In this note we extend the results of Akyildiz et al. [Similarity solutions of the boundary layer equations for a nonlinearly stretching sheet. Mathematical Methods in the Applied Sciences (www.interscience.wiley.com). doi: 10.1002/mma.1181] for any n > 0, where n is a nonlinear stretching parameter. Thus, the proof presented for the existence of the similarity solutions for the boundary layer equation for a nonlinearly stretching sheet presented in Akyildiz et al. hold not only for positive odd integer values of n, but also for any real value of it > 0: That is, n can be any positive real. We accomplish this by defining the stretching velocity of the sheet as u = csgn(x)vertical bar x vertical bar(n), -infinity < x < infinity, at y = 0 (instead of u = cx '', 0 < x < infinity, y = 0) and accordingly modifying the similarity variables. This definition for u at the stretching surface eliminates the restrictions on n in all future research results related to flow and heat transfer over nonlinear stretching surfaces.

The precise failure mechanisms of bone implants are still incompletely understood. Micro-computed tomography in combination with finite element analysis appears to be a potent methodology to determine the mechanical stability of bone-implant constructs. To assess this microstructural finite element (mu FE) analysis approach, pull-out tests were designed and conducted on ten sheep vertebral bodies into which orthopedic screws were inserted. mu FE models of the same bone-implant constructs were then built and solved, using a large-scale linear FE-solver. mu FE calculated pull-out strength correlated highly with the experimentally measured pull-out strength (r (2) = 0.87) thereby statistically supporting the mu FE approach. These results suggest that bone-implant constructs can be analyzed using mu FE in a detailed and unprecedented way. This could potentially facilitate the development of future implant designs leading to novel and improved fracture fixation methods.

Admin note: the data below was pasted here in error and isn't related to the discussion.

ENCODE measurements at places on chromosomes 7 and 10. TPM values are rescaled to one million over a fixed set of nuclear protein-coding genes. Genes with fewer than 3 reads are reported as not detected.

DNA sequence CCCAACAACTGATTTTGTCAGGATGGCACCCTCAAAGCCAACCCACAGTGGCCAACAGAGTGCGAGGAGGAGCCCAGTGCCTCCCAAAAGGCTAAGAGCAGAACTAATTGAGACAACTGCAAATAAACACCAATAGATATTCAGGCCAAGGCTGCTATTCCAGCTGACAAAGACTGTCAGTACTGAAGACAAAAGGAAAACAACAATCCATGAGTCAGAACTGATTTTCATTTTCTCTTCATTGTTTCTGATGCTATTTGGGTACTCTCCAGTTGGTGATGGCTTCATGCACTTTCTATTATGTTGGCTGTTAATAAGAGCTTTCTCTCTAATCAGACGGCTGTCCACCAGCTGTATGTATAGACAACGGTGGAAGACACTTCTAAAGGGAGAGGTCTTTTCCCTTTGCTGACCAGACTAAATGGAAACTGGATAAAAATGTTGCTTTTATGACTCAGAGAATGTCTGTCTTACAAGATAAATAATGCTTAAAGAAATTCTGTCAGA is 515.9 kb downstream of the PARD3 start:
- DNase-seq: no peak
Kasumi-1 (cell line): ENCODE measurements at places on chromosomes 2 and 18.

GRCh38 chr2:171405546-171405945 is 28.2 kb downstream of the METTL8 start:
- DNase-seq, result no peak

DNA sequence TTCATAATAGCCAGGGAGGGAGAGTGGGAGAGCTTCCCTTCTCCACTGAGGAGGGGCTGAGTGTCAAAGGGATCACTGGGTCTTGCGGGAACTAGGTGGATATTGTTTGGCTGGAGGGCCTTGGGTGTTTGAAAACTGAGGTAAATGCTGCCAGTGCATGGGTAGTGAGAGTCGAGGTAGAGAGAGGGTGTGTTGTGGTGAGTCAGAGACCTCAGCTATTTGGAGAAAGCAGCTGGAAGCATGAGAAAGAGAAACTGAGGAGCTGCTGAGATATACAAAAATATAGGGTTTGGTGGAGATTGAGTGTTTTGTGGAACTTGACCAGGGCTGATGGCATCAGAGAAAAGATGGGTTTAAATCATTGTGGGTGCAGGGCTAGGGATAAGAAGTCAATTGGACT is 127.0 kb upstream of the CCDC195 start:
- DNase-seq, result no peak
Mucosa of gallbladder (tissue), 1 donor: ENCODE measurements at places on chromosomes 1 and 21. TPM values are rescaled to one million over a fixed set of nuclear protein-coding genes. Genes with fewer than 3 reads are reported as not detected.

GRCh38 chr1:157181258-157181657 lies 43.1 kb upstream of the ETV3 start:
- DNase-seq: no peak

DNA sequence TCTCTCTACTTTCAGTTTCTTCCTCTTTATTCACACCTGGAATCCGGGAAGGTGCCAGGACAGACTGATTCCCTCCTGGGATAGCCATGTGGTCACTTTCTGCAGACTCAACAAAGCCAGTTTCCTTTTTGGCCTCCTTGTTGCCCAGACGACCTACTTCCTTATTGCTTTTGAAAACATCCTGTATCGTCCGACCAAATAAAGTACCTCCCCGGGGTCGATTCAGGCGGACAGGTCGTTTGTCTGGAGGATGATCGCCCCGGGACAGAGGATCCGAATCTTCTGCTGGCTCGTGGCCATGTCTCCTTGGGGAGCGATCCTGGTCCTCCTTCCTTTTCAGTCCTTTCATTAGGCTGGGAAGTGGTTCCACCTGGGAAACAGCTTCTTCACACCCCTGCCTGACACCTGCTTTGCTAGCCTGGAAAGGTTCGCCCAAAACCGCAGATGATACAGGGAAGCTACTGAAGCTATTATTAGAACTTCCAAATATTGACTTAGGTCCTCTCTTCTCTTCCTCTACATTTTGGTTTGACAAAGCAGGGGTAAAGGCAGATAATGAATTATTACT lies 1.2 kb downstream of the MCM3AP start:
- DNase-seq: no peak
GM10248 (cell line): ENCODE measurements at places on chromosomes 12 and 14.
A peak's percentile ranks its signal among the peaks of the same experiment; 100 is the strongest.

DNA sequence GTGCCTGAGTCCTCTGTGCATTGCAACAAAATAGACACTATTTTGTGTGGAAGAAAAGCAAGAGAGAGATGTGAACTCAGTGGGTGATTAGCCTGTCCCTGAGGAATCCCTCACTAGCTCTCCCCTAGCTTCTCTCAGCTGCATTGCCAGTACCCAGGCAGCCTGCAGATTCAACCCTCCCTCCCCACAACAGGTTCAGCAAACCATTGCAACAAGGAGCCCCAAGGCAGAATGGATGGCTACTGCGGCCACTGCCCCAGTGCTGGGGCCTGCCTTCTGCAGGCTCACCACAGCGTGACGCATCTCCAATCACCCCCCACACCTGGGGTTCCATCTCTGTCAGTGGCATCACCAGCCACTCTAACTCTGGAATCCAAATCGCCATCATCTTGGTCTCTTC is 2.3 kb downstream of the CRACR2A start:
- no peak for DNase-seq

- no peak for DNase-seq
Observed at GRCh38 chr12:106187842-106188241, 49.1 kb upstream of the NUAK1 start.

Contact stresses are identified as normal and tangential forces between contacting solids. The normal stresses are modeled using unilateral and complementary conditions, elastic response and normal compliance. Friction laws describe the tangential traction. Friction of materials depends on pressure, sliding velocity, surface temperature, time of contact, surface roughness and presence of wear debris. Phenomenological, micro-mechanical and atomic-scale models as well as non-classical models of anisotropic and heterogeneous friction are important steps in the development of friction modeling. Sophisticated friction models are desirable in vibrating systems, materials processing, rolling contacts, rubber and polymers, geomechanics, bioengineering and living systems. Main numerical methods in contact mechanics are: finite element method, boundary element method and discrete element method. To include specific contact constraints, the following computing techniques are applied: Lagrange multipliers, penalty function, perturbated and augmented Lagrangian methods, mathematical programming methods. The advances of adhesion and impact modeling are outlined in this paper.